Forum Question: Closing Apps

Hi Gary i’m just writing to ask theres a way to set apps so you can close then with the red cross and not have to click on the apps icon on the dock or its name on the top of the screen to quit the app

— Richard Slack

Comments: 8 Responses to “Closing Apps”

    1/3/10 @ 8:30 am

    That’s up to the developer of the app. Some apps do, usually the ones that depend on having a document window open in order for it to make sense that the app is running at all. But that is rare. Usually, closing the document or main window doesn’t mean that you want to quit the app, as that would make it hard to do certain things with the app.
    The usual way to quit apps is to choose Quit from the applications menu, or Command+Q. I rarely use the Dock to quit.

    forkboy1965
    1/3/10 @ 10:17 am

    I confess that this has been one of the more baffling things about converting to Apple.

    What is the purpose of the red-x if not to quit an application like in a Windows OS? I don’t use it on my Mac as I have no idea what it’s for.

      1/3/10 @ 10:21 am

      The red X button is to close a window. An application can have many windows open. Sometimes a window is a “document,” for instance. You can have many documents open at once in most applications. And if you close your last document window, you wouldn’t necessarily want the application to quit. What if you are closing the document you are working on, and then want to open another document? it would be disconcerting if the application quit and then required you to re-launch it.
      In other applications, like iTunes, the window is simply a way to view your content. You could have many windows open — one for your library, one for a playlist, one for a video that is playing, etc. Closing the last one could just mean you are cleaning up your windows and now with to open a new one. It wouldn’t make sense the the application just assumed you wanted to quit because you were done with your current window.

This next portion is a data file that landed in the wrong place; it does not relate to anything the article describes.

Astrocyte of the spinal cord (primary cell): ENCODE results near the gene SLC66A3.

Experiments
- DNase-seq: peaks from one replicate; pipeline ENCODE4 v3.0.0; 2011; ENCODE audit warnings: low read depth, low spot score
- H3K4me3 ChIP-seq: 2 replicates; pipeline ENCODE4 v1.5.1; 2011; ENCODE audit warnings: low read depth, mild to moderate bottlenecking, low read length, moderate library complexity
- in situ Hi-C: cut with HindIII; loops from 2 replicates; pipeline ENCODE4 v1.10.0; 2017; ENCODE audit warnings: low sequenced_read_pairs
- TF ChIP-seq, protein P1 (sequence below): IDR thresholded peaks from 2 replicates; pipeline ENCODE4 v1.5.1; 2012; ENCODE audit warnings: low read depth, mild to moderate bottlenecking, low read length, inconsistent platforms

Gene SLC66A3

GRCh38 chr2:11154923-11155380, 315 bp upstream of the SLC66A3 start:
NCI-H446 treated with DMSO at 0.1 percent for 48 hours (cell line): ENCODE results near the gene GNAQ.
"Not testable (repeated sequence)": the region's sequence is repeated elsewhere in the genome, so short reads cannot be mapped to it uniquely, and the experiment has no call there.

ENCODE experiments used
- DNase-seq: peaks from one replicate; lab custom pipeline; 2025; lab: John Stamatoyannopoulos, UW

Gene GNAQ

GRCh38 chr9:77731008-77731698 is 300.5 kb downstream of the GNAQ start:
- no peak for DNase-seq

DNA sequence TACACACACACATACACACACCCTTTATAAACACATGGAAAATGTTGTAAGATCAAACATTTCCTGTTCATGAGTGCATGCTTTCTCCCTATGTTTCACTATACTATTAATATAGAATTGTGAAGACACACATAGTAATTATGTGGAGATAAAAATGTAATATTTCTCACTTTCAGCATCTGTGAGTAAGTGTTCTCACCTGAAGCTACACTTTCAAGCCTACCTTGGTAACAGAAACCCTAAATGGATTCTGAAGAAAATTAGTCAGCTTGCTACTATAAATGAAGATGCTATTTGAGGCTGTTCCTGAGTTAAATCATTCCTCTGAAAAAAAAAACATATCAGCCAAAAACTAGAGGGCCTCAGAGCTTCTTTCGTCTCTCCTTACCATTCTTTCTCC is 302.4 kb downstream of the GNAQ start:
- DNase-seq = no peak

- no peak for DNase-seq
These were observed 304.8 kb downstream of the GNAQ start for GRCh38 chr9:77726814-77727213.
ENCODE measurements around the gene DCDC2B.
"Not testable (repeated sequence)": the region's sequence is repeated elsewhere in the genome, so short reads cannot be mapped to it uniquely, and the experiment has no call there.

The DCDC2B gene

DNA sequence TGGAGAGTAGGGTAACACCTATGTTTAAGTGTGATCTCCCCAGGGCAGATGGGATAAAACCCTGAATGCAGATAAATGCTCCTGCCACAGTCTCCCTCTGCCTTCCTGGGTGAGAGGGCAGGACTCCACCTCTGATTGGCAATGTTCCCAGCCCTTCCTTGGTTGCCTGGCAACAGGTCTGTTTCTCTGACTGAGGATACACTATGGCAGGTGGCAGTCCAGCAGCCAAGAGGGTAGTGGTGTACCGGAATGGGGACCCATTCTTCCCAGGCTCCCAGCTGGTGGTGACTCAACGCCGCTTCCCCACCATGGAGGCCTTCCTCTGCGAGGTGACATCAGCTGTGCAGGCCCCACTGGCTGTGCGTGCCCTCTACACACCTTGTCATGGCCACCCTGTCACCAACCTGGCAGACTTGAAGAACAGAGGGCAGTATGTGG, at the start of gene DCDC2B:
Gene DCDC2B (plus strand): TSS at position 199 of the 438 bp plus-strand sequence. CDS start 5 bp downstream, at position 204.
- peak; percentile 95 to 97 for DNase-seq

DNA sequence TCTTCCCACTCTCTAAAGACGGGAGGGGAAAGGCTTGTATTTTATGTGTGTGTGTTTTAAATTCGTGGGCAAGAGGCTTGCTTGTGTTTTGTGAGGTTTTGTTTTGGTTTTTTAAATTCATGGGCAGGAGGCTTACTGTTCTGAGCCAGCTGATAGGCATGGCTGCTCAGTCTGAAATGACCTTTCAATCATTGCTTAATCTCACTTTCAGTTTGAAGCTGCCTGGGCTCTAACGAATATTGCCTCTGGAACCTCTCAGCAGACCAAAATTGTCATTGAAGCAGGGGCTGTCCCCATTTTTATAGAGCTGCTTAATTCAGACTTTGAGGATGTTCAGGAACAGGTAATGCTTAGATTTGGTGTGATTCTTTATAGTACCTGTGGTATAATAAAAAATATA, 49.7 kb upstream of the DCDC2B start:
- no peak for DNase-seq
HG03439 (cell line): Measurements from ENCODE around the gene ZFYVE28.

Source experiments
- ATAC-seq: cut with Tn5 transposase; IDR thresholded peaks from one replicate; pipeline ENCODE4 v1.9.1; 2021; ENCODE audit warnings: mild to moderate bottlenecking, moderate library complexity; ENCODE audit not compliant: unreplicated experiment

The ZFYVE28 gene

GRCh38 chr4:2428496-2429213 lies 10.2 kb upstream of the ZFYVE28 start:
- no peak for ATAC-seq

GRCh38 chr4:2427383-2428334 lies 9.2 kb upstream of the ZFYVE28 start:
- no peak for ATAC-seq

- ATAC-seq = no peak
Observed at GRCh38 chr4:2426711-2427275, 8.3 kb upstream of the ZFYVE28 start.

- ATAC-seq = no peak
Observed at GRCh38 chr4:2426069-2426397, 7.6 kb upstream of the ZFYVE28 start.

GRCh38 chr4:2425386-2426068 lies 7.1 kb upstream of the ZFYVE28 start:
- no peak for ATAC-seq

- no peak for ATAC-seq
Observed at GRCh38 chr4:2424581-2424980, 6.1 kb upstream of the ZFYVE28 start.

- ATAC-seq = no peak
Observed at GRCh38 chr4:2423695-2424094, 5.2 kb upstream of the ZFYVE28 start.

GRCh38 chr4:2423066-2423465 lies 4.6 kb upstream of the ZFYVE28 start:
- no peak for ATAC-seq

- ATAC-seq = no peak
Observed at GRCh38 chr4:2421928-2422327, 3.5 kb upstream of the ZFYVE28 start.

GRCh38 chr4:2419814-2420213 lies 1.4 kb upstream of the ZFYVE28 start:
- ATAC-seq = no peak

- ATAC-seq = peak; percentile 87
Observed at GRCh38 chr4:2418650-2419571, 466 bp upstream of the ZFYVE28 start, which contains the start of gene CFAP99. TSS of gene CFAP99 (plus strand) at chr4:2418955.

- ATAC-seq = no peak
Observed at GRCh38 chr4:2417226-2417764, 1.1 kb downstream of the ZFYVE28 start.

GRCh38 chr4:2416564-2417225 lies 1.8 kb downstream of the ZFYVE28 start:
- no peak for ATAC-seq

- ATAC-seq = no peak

Amrik Kalsi
        12/23/10 @ 6:34 am

        Gary:
        But how do you do it, open two or more documents/windows at the same time? I have been trying to open a TextEdit window and an Excel window at the same time, but I couldn’t work out how. Please be expansive, I am a retired senior citizen. Many thanks.

          12/23/10 @ 7:57 am

          In that case you are talking about one window each in two separate applications. Just open the TextEdit document (opens in a window in TextEdit) and then Open the Excel document (opens in a window in Excel). That’s all. If you like, you can resize the windows and put them side-by-side. Just drag the bottom right corner of both windows to size them as you wish, and then drag the top of the windows to position them next to each other.

    forkboy1965
    1/4/10 @ 5:36 pm

    So it’s the ability to close the current window, but not the application altogether. I can live with that. Thanks for the information Gary.

    Russell
    2/24/10 @ 5:08 pm

    Is there a reason to close the app?
    For instance, if I have excel, preview, acrobat, etc all open without any documents ‘attached’ to those apps, should I close the apps for any reason? Are they taking up CPU that would be freed if they were closed? Are there any other potential negatives to having multiple unused apps open? I would think that after a while, having 50 apps open would not necessarily be a good thing?

      2/24/10 @ 6:02 pm

      Leaving an app open, with no documents, does use up some memory. But it shouldn’t be much. It depends on how well the app has been written. If you use an app often throughout the day then it may be worth leaving running. If you use an app rarely, then it is probably worth quitting when you are not using it. I tend toward quitting apps when I am not using them. But there are apps like Mail and Safari that I am always using, all day long, and I never quit those.

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